What began as a joke at a party, “Bitch—be realistic,” became the prompt Kamilah Rashied uses to examine her life as a woman with intersecting identities, none of which were adequately represented in the media she encountered growing up. Below, Rashied describes the origins of her search for answers to who we are and how we decide to get there, questions that inform her performance art series Bitch—be realistic., in which Rashied asks men to reflect on the women in their lives.
on the author’s reality
I am a human being. I am a woman. I am a human woman of African descent. By this I mean I am a human woman who is Black. I am a woman, who is Black, who is queer. I am a human woman, who is Black, who is queer, who is of Muslim heritage.
When people use the word intersectional, this is the kind of predicament they are referring to.
I grew up in a home where women ran things. All the things.
They were the keepers of order throughout the realm. Just rulers who hugged and spanked. Who held down the house and defended it. Women who fed you candied yams or sour criticism depending on how you played your hand. Women who could leave you for dead, with a look. And bring you back to life when their hips swayed, naturally.
No boundary could contain them. This was their magic. And they loved and ruled and existed without end. And I learned to be no different.
on the photo
This is me and my three older siblings. I’m the one in blue. The little confused one. I was 3 years old there.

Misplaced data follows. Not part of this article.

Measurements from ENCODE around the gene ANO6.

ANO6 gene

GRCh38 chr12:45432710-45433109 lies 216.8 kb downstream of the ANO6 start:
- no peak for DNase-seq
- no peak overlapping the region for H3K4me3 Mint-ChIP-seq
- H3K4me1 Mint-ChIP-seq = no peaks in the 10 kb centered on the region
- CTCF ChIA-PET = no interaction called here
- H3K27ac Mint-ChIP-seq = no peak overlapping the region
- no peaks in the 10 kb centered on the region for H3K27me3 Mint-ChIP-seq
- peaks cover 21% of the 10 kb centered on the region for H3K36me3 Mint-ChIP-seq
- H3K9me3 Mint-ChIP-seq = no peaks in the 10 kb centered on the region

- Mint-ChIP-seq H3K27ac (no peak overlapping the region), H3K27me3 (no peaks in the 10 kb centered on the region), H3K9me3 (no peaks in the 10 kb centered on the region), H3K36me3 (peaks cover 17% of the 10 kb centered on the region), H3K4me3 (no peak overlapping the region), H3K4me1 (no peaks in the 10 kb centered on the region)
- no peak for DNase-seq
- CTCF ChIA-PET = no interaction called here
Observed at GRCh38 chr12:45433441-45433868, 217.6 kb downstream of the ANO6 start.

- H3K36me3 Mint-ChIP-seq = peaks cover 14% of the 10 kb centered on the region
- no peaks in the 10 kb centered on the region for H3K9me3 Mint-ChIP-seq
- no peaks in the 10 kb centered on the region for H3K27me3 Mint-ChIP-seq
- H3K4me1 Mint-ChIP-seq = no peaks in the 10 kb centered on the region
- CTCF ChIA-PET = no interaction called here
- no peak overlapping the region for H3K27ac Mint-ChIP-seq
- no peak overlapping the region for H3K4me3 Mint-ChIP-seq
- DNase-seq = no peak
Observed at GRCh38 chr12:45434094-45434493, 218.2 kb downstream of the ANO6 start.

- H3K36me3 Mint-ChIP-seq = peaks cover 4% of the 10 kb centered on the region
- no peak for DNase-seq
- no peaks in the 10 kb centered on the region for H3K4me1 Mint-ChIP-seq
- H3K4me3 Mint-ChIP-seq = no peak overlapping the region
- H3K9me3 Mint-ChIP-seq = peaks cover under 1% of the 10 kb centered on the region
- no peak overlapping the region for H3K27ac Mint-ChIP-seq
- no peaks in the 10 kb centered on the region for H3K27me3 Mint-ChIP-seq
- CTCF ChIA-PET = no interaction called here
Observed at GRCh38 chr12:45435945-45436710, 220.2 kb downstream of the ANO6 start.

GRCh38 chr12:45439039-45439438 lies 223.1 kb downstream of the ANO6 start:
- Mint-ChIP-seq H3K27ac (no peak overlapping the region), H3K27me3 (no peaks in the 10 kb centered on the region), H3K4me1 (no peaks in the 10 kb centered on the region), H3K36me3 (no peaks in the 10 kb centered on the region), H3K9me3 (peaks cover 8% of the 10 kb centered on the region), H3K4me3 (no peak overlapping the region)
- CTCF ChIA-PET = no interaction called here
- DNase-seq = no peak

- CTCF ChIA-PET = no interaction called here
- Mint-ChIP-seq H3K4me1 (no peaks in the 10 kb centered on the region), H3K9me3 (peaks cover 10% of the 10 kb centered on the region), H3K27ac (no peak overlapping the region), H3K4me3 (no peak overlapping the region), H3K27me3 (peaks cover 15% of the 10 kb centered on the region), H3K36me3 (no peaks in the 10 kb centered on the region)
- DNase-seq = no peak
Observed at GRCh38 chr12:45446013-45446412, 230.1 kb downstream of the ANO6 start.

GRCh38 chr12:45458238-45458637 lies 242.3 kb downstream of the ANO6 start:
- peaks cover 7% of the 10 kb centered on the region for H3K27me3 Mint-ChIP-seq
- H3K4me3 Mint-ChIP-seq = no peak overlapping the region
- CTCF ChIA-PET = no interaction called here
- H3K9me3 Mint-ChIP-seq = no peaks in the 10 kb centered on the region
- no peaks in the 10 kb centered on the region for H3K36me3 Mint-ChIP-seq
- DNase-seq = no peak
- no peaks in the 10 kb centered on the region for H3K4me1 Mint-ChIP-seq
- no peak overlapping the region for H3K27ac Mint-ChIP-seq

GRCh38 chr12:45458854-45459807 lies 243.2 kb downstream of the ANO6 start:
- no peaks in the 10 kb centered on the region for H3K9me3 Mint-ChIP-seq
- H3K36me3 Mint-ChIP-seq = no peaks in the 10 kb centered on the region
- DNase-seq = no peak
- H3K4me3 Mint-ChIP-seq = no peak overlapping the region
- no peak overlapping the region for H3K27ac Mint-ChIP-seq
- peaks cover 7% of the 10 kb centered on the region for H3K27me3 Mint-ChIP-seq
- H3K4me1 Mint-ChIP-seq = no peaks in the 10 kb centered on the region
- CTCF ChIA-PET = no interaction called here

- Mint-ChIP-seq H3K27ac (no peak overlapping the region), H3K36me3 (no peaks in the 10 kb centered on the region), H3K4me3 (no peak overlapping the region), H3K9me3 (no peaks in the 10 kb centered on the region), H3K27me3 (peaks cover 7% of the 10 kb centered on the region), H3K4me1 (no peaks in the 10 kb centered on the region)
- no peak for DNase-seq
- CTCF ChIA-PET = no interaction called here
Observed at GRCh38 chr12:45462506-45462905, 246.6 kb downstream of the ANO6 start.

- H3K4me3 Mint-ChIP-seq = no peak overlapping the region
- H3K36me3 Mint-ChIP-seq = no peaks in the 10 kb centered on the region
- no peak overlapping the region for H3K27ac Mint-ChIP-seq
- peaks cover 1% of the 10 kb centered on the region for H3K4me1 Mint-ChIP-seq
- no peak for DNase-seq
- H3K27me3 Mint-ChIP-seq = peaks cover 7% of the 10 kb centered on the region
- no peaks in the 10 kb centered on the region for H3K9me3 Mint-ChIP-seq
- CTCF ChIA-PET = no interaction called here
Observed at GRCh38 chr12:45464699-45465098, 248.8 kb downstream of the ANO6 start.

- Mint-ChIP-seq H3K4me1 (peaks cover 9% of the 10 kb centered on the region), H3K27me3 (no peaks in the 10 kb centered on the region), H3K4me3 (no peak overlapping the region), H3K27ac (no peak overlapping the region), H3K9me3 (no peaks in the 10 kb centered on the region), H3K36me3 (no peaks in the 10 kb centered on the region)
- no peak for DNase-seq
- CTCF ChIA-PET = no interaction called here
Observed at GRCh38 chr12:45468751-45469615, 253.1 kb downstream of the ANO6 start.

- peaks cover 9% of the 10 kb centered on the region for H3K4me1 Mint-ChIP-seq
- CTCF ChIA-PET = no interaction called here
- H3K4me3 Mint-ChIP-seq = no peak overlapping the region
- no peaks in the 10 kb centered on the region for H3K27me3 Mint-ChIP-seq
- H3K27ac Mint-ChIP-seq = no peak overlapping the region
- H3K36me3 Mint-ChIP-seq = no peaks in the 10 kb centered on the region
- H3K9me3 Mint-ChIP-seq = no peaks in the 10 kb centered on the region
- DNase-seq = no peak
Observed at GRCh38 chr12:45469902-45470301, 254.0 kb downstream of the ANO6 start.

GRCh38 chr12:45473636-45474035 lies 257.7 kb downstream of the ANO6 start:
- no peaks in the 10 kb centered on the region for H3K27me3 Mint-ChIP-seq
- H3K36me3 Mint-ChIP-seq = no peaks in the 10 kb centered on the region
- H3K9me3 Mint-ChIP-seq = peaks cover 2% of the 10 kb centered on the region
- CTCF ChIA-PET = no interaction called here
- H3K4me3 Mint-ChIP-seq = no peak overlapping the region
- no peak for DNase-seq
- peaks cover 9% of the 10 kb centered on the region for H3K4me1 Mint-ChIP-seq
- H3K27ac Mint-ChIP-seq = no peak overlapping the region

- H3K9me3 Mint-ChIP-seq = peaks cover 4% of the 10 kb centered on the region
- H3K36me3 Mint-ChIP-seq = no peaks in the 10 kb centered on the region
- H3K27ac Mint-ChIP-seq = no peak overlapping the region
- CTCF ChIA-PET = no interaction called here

Even then, I had an understanding that I had some kind of magic. That I could imagine things and make them appear. With very little resources, I was provided an abundance, somehow, of everything that mattered.
about the conversation series
Even now, when I feel the absence of something important in my life, I conjure those women and their sorcery. What would my mother tell me to do if she were here right now? My creative process is just an extension of that exercise. When I am realizing an idea, I am making a way out of no way, just like she did.
No matter how an idea begins, I find that my work ends up being an extension of what’s on my mind. If this is an important question I keep returning to, maybe I’m not the only one thinking about this. No matter how far I think I’ve gone away from myself, practice remains a mirror that I am turning on myself in front of you. So we can both be seen. So the truth between us is more apparent.
Bitch—be realistic. came about as a joke at a party. Over time I began to ruminate more seriously on the idea and on what questions the premise invited. When we conform, we obey. But for whom and for what purpose? Where do we learn who we “get to be” in the world? Where do these notions come from? And if they are not our own, who is our master? Who gets to be and do X because of Y? Who gets to talk about that? What’s good about it? What’s problematic about it? Who gets to be seen and heard and when? In the most monumental or mundane settings of our lives, do we own who we are? Or do we just obey norms?
And then I remembered this:
on idealized tropes in media
These idealized realities did not reflect my existence. Whole worlds transmitted through the portal of a screen, that we all stared at daily . . . in which I did not exist. And not just there, but also on billboards. And in magazines. And well, everywhere.
These tropes, delivered through these modes, are how many people arrive at their ideals. So, now, this fiction is informing our notion of what is real.
on tropes cont’d
This world where I do not appear. Where no one that I can recognize appears.
on its purpose
So I am tinkering with these ideas about what is “real,” what is manufactured, and what are we “allowed” to do in dialogue with that question. At the same time, I am considering the design of a reality in which I can appear if I am not seen in the world I am in. Bitch—be realistic. is just one in a series of interrogations around this idea that I am in the middle of.